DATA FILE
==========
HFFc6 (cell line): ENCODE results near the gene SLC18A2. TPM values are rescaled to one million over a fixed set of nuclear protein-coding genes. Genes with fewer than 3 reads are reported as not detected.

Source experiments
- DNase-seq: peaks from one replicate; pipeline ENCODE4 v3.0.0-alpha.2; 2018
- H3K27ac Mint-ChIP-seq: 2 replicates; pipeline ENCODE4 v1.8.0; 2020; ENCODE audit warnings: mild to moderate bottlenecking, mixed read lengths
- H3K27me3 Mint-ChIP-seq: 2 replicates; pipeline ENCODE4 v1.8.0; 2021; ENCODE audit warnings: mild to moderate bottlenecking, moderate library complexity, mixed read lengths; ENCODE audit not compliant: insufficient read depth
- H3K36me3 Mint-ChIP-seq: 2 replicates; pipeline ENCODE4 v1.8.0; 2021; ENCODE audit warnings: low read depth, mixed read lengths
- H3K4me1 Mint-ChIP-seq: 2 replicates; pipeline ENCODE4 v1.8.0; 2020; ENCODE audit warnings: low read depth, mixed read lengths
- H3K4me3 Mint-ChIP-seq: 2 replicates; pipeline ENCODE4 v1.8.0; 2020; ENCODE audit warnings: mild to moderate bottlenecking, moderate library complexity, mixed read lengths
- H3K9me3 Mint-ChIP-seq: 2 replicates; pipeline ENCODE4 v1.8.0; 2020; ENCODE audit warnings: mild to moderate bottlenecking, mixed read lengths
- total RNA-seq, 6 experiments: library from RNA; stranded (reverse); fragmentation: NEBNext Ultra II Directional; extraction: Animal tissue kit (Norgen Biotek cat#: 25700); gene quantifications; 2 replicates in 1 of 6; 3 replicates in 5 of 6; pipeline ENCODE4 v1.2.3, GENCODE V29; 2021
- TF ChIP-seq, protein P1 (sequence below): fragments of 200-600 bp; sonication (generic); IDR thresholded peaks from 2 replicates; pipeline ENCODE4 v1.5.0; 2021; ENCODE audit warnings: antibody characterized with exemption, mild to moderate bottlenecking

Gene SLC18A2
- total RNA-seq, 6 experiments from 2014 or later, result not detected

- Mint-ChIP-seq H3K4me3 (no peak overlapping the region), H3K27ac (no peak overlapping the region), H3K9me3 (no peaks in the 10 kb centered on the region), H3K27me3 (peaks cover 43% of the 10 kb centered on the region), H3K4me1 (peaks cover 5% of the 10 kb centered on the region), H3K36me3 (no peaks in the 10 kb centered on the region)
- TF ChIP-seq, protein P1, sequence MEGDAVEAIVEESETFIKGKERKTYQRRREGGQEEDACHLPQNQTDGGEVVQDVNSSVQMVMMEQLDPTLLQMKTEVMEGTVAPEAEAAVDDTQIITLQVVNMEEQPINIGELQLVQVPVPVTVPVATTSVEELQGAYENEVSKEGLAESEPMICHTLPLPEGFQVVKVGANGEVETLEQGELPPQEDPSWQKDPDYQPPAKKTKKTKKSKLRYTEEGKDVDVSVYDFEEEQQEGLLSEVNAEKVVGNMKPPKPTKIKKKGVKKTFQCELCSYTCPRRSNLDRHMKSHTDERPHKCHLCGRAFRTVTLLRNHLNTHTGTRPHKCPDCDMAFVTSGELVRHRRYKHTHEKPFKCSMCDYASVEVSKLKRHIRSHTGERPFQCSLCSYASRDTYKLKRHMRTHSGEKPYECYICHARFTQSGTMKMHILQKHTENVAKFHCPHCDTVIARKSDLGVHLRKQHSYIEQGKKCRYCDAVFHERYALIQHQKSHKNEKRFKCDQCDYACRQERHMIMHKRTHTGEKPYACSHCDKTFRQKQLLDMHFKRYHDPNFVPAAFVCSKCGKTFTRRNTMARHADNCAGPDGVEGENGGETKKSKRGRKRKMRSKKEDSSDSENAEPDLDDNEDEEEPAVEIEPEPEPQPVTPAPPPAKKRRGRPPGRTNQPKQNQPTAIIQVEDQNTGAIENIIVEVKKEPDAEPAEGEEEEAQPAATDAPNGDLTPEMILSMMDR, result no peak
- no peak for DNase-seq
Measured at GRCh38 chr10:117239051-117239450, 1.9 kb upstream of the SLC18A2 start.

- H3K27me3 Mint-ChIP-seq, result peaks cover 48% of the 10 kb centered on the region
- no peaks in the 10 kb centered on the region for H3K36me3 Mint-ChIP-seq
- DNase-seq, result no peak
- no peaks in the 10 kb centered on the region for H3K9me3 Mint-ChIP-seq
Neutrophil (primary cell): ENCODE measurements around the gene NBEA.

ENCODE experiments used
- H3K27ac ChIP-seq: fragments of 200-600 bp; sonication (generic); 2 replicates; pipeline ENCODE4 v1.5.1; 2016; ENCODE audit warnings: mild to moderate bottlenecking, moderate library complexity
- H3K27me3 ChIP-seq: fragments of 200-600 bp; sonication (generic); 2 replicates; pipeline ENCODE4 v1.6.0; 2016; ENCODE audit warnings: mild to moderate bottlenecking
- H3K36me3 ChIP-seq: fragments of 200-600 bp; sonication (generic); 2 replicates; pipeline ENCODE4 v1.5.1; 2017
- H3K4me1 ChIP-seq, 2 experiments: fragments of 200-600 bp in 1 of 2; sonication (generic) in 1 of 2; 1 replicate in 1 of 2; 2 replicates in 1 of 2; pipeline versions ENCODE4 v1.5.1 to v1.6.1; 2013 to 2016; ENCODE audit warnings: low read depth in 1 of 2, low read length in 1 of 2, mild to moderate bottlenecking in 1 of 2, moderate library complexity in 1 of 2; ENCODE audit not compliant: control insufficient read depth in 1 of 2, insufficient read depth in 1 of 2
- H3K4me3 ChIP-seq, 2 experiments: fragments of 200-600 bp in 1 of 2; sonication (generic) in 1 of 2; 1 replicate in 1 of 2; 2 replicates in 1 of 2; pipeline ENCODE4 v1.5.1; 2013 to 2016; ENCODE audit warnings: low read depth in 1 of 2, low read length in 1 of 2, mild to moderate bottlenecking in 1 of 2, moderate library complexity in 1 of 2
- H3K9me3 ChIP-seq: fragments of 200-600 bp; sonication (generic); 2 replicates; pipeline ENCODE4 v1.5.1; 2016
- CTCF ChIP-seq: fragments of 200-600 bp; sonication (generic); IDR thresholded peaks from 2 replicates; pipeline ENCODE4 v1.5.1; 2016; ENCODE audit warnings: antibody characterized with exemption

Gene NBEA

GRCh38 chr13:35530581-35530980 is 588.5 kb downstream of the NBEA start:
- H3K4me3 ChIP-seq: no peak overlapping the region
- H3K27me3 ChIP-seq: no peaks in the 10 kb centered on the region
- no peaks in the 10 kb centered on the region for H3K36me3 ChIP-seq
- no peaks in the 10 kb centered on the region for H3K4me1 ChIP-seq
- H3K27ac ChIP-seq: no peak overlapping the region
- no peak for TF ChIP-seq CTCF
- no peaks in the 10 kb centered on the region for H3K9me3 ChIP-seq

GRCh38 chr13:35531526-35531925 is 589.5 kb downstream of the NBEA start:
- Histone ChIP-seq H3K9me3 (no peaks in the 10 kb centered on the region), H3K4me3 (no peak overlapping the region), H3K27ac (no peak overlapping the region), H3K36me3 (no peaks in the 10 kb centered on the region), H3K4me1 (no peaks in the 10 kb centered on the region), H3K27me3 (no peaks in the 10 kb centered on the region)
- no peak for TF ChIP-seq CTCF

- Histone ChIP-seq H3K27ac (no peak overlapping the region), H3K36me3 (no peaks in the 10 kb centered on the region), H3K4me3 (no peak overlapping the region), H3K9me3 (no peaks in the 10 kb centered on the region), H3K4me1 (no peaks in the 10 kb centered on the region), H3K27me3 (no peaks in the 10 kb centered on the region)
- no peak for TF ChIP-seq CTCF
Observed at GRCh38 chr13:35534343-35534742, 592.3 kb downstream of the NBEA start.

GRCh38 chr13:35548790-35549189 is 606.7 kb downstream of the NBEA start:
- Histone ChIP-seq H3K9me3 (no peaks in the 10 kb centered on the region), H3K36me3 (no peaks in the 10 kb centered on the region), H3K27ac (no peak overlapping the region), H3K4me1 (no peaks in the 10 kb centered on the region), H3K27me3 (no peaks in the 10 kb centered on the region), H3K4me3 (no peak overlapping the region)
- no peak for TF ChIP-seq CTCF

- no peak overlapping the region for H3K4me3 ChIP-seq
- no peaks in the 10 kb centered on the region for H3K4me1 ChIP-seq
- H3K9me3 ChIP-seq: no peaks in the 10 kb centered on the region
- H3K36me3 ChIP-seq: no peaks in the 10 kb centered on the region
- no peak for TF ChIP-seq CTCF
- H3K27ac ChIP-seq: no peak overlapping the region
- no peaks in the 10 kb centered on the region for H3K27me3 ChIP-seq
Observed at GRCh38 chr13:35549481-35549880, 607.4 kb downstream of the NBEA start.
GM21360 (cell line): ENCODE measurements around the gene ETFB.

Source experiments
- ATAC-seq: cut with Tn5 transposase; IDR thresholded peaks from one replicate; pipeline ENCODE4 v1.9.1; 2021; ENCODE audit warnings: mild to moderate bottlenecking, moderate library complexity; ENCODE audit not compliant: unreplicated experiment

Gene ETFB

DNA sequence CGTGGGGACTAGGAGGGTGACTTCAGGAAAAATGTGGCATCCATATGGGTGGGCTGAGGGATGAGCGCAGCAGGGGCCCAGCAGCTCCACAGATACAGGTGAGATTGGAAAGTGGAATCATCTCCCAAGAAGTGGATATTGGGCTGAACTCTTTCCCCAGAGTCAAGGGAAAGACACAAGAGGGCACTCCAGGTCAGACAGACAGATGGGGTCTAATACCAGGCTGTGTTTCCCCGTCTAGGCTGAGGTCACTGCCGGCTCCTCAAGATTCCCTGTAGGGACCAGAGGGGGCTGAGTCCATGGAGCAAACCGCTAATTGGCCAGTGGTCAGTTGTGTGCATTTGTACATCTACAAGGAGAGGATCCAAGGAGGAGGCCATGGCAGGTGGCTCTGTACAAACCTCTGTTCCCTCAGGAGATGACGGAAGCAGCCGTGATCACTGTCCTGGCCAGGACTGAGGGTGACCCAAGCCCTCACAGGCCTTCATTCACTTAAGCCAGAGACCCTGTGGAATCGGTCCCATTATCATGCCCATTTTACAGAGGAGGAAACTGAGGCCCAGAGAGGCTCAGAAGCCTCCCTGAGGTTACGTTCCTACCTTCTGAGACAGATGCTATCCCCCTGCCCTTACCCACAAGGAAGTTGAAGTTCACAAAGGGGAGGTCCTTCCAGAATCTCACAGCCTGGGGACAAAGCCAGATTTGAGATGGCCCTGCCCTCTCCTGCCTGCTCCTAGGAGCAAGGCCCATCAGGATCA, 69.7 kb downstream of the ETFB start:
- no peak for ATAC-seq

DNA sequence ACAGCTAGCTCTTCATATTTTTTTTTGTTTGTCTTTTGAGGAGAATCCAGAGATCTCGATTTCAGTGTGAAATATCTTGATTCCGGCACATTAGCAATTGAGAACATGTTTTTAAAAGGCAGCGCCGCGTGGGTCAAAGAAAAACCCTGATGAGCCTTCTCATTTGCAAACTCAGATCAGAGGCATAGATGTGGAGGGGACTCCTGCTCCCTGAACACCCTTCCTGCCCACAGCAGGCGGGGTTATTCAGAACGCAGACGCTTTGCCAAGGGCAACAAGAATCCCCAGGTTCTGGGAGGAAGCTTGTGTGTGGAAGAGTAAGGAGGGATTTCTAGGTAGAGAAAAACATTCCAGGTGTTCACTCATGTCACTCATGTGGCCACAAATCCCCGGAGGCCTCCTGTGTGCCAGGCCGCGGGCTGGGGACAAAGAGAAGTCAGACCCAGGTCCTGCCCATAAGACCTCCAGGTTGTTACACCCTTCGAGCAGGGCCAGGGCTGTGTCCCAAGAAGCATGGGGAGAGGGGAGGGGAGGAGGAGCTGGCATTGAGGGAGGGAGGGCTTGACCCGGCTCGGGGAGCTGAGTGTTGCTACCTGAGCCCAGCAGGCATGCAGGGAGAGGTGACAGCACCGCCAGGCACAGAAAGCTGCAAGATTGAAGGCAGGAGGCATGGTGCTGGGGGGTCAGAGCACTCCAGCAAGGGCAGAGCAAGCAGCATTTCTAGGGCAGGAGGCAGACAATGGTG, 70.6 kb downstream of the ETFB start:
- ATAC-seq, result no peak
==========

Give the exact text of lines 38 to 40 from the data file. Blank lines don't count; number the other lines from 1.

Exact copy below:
- no peak for TF ChIP-seq CTCF
- no peaks in the 10 kb centered on the region for H3K9me3 ChIP-seq

GRCh38 chr13:35531526-35531925 is 589.5 kb downstream of the NBEA start: